An independent analysis of Kepler-4b through Kepler-8b

David Kipping, Gáspár Bakos

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We present two independent, homogeneous, global analyses of the transit light curves, radial velocities, and spectroscopy of Kepler-4b, Kepler-5b, Kepler-6b, Kepler-7b, and Kepler-8b with numerous differences compared to the previous methods. These include: (1) improved decorrelated parameter fitting set used, (2) new limb-darkening coefficients, (3) time stamps modified to barycentric Julian date for consistency with radial velocity data, (4) two different methods for compensating for the long integration time of Kepler long-cadence data, (5) best-fit secondary eclipse depths and excluded upper limits, and (6) fitted mid-transit times, durations, depths, and baseline fluxes for individual transits. We make several determinations not found in the discovery papers. (1) We detect a secondary eclipse for Kepler-7b of depth (47 14)ppm and statistical significance 3.5σ. We conclude that reflected light is a much more plausible origin than thermal emission and determine a geometric albedo of Ag = (0.38 ± 0.12). (2) We find that an eccentric orbit model for the Neptune-mass planet Kepler-4b is detected at the 2σ level with e = (0.25 ± 0.12). If confirmed, this would place Kepler-4b in a similar category as GJ 436b and HAT-P-11b, as an eccentric, Neptune-mass planet. (3) We find weak evidence for a secondary eclipse in Kepler-5b of 2σ significance and depth (26 ± 17)ppm. The most plausible explanation is reflected light caused by a planet of geometric albedo A g = (0.15 ± 0.10). (4) A 2.6σ peak in Kepler-6b TTV periodogram is detected and is not easily explained as an aliased frequency. We find that mean-motion resonant (MMR) perturbers, non-resonant perturbers, and a companion extrasolar moon all provide inadequate explanations for this signal and the most likely source is stellar rotation. (5) We find different impact parameters relative to the discovery papers in most cases, but generally self-consistent when compared to the two methods employed here. (6) We constrain the presence of MMR planets for all five planets through an analysis of the mid-transit times. (7) We constrain the presence of extrasolar moons for all five planets. (8) We constrain the presence of Trojans for all five planets.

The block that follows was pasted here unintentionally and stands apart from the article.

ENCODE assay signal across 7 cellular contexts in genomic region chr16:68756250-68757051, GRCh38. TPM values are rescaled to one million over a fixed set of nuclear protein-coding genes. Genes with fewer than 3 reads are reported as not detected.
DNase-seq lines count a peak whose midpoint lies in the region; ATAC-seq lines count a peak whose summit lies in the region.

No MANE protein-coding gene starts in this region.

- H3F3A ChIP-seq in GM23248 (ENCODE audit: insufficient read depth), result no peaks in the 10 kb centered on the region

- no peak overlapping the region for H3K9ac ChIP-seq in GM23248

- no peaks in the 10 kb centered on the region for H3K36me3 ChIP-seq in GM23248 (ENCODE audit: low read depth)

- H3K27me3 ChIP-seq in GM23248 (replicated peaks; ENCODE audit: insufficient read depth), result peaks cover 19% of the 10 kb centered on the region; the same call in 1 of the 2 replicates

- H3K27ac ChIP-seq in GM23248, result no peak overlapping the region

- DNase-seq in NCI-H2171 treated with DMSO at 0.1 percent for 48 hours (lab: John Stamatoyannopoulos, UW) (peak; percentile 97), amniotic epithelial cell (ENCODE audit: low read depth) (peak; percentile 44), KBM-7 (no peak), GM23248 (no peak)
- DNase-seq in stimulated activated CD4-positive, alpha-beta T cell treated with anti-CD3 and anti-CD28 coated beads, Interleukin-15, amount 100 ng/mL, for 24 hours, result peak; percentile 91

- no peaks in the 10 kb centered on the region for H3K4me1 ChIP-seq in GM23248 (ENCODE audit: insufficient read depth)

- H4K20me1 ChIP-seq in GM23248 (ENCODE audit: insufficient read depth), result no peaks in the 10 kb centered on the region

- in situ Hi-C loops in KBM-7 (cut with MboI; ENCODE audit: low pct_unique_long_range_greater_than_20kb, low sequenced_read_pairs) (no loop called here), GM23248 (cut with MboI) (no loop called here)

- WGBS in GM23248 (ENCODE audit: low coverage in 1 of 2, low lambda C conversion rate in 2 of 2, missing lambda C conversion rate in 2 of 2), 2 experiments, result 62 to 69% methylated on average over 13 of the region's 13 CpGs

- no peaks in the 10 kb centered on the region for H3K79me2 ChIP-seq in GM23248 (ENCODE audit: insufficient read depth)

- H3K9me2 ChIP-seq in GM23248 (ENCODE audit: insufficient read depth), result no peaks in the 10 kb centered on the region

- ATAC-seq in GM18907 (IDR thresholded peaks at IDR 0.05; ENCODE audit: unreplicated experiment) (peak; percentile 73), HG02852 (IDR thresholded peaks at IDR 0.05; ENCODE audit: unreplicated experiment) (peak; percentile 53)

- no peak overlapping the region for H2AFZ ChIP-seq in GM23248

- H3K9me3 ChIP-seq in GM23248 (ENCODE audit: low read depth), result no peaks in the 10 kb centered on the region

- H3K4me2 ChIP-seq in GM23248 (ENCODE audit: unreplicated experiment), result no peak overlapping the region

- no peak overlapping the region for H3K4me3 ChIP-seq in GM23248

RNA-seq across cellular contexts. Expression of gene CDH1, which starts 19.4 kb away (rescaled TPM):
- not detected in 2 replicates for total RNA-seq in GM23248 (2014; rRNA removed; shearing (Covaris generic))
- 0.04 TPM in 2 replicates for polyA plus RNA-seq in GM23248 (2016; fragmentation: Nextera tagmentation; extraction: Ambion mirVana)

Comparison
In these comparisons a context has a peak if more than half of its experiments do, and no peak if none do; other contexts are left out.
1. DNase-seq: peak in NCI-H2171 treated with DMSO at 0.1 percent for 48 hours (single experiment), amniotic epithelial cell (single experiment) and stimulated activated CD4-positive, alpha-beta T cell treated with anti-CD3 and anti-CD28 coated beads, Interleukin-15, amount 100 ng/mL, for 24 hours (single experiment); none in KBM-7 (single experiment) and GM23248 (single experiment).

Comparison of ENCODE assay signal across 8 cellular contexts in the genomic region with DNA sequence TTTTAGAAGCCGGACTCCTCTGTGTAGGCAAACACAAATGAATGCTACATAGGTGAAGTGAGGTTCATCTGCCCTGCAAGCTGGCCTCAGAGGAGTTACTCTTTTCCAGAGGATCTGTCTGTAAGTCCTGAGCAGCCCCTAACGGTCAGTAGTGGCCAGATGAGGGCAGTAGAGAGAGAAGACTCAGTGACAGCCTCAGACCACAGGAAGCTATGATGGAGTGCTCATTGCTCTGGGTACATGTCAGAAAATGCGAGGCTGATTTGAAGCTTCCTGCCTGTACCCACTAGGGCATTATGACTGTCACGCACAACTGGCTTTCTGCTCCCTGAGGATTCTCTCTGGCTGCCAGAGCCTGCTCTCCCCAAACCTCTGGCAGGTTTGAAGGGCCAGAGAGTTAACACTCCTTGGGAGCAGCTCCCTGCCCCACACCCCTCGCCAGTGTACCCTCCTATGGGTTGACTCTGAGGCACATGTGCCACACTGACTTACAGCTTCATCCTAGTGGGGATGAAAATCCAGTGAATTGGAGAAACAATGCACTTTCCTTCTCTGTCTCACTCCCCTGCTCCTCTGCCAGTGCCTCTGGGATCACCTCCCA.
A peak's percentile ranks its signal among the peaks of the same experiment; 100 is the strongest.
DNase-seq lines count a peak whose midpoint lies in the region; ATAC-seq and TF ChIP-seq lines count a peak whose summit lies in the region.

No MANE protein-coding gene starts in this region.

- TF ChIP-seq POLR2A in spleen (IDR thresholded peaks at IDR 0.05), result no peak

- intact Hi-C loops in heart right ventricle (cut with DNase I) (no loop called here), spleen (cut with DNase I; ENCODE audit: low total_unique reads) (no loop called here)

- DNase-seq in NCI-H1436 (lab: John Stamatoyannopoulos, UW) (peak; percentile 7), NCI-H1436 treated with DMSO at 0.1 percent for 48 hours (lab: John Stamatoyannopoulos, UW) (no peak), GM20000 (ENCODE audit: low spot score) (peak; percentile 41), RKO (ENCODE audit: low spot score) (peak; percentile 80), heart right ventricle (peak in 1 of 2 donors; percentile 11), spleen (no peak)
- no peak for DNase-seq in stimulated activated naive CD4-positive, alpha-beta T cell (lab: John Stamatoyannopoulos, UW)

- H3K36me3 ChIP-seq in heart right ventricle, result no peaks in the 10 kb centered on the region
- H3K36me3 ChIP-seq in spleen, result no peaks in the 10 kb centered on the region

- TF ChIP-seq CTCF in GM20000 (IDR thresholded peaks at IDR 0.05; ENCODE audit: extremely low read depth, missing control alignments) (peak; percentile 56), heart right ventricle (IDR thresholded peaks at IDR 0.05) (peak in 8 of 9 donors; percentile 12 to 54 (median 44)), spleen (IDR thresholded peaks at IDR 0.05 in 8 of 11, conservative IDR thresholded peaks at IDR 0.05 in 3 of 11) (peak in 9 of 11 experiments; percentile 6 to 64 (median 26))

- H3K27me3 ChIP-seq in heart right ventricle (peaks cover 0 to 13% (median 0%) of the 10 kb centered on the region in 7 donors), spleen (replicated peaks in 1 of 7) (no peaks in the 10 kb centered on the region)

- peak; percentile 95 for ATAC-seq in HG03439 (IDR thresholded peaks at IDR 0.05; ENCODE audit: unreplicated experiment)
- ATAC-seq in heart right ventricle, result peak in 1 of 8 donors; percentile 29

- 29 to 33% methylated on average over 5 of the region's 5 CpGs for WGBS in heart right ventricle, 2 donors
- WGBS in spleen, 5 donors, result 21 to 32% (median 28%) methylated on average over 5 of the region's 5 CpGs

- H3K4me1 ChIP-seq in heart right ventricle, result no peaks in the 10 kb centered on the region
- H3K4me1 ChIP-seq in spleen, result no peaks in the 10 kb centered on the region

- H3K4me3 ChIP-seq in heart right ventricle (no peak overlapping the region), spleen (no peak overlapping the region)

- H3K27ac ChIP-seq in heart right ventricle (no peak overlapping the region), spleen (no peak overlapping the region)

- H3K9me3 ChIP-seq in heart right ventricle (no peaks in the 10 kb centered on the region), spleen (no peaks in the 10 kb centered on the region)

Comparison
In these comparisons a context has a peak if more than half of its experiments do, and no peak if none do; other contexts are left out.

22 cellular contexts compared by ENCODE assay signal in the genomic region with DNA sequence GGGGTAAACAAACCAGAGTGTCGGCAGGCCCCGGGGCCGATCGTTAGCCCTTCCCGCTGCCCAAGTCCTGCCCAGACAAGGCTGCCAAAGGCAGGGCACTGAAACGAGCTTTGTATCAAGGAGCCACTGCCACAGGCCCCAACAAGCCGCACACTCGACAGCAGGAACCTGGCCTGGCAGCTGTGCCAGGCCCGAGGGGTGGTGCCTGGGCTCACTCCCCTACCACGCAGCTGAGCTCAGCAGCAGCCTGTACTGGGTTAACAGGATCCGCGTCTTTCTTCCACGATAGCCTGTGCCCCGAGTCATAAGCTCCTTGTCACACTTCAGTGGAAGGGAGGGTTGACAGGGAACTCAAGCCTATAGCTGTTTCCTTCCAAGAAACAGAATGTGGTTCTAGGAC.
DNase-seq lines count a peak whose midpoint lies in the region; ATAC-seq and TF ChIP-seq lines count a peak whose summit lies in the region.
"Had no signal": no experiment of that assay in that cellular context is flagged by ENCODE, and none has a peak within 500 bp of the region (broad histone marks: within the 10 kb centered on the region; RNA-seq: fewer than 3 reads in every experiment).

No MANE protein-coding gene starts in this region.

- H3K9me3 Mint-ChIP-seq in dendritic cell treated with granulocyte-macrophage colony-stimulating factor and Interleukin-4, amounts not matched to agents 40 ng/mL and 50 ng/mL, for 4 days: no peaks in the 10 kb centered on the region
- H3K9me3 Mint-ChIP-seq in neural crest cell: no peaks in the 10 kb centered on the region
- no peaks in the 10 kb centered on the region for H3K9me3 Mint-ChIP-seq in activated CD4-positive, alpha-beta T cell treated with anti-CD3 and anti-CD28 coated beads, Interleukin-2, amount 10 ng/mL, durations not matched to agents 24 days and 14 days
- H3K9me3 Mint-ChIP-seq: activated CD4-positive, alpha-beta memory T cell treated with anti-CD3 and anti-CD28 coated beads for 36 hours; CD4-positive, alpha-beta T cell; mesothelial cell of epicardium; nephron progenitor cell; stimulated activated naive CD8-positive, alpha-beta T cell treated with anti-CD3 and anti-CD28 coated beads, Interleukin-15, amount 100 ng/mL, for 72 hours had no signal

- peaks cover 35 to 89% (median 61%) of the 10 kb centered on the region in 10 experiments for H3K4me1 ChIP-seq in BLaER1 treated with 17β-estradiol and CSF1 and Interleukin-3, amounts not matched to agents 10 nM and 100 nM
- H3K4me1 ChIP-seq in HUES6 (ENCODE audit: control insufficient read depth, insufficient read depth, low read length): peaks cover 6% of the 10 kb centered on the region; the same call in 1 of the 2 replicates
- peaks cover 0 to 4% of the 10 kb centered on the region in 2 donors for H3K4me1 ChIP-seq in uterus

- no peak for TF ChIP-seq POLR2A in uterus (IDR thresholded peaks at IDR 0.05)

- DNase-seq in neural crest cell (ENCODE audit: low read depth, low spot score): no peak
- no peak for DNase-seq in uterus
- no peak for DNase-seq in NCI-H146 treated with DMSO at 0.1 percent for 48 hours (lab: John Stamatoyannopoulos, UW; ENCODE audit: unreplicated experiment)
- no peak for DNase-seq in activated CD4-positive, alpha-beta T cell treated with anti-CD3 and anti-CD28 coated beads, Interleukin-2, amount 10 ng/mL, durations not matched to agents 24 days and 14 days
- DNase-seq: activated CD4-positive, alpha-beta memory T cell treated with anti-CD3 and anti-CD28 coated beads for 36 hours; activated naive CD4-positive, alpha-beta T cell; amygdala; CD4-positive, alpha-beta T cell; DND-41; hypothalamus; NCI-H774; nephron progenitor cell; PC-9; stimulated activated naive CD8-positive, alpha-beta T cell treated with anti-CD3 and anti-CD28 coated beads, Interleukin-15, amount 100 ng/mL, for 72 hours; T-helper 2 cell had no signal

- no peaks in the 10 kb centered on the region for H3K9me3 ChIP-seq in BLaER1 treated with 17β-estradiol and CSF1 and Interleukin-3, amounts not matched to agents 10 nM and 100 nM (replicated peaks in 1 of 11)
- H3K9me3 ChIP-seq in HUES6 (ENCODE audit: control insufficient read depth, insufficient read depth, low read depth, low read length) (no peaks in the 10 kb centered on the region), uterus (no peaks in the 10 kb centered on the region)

Original languageEnglish (US)
Article number50
JournalAstrophysical Journal
Issue number1
StatePublished - Mar 20 2011
Externally publishedYes

All Science Journal Classification (ASJC) codes

  • Astronomy and Astrophysics
  • Space and Planetary Science


  • planetary systems
  • stars: individual (Kepler-4, Kepler-5, Kepler-6, Kepler-7, Kepler-8)
  • techniques: photometric
  • techniques: spectroscopic


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